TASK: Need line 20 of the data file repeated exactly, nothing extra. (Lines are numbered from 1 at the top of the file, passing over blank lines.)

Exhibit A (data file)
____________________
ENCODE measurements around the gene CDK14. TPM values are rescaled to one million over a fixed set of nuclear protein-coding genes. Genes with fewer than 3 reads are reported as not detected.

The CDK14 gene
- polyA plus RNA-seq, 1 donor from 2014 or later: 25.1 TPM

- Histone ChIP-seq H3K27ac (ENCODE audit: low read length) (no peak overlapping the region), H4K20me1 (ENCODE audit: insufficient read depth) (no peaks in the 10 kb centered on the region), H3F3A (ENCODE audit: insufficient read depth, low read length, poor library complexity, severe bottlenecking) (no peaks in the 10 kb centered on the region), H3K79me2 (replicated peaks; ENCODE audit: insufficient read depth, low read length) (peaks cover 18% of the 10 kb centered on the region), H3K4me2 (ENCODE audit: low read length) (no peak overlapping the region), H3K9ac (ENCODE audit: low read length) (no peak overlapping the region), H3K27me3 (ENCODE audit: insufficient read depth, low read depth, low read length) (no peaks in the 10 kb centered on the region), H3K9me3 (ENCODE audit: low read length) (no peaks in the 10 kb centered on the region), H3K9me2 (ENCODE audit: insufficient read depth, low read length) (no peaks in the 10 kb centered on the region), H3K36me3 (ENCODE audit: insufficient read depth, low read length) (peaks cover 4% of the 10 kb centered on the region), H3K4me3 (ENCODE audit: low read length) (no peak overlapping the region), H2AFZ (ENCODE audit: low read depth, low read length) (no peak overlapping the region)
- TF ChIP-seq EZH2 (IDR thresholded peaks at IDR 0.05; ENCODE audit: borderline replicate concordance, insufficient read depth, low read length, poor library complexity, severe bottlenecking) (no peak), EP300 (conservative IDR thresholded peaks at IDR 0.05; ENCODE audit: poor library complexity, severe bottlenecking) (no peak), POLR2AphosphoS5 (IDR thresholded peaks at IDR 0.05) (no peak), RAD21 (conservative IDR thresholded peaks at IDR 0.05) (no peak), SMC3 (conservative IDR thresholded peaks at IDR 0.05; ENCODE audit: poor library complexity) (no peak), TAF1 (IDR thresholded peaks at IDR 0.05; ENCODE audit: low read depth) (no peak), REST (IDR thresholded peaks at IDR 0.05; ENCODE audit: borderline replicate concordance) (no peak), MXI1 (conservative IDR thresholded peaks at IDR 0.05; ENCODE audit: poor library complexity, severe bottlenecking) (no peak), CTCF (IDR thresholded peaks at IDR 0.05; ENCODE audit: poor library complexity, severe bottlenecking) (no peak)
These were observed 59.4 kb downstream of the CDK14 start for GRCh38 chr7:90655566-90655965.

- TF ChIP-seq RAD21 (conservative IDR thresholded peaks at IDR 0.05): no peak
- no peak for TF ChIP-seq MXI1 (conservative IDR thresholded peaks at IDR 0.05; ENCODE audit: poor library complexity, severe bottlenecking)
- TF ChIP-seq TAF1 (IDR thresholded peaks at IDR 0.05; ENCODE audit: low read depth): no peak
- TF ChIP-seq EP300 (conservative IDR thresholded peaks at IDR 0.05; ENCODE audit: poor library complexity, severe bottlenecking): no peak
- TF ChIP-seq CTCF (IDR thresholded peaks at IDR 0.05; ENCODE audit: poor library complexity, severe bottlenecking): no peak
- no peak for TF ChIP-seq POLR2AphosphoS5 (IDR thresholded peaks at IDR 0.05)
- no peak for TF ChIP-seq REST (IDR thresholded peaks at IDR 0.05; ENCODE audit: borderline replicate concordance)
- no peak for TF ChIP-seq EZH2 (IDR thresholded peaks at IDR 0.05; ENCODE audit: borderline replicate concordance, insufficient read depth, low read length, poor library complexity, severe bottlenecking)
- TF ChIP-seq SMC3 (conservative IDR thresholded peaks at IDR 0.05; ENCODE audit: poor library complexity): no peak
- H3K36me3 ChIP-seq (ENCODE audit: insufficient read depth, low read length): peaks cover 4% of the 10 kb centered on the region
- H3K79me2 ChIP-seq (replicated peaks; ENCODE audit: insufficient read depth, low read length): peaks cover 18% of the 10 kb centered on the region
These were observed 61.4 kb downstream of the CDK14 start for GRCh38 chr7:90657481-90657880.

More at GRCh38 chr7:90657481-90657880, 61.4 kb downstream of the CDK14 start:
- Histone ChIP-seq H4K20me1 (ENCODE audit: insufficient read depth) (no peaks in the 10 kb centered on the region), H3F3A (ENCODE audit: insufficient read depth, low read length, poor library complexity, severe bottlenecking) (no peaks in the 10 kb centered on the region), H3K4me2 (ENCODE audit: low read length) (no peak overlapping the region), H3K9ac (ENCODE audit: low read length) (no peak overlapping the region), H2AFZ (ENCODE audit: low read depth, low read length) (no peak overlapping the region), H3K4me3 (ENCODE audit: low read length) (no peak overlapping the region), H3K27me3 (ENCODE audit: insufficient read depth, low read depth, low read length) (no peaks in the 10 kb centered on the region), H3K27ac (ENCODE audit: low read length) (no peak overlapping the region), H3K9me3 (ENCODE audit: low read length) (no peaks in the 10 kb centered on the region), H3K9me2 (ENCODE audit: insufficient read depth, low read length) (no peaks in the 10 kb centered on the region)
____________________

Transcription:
- Histone ChIP-seq H4K20me1 (ENCODE audit: insufficient read depth) (no peaks in the 10 kb centered on the region), H3F3A (ENCODE audit: insufficient read depth, low read length, poor library complexity, severe bottlenecking) (no peaks in the 10 kb centered on the region), H3K4me2 (ENCODE audit: low read length) (no peak overlapping the region), H3K9ac (ENCODE audit: low read length) (no peak overlapping the region), H2AFZ (ENCODE audit: low read depth, low read length) (no peak overlapping the region), H3K4me3 (ENCODE audit: low read length) (no peak overlapping the region), H3K27me3 (ENCODE audit: insufficient read depth, low read depth, low read length) (no peaks in the 10 kb centered on the region), H3K27ac (ENCODE audit: low read length) (no peak overlapping the region), H3K9me3 (ENCODE audit: low read length) (no peaks in the 10 kb centered on the region), H3K9me2 (ENCODE audit: insufficient read depth, low read length) (no peaks in the 10 kb centered on the region)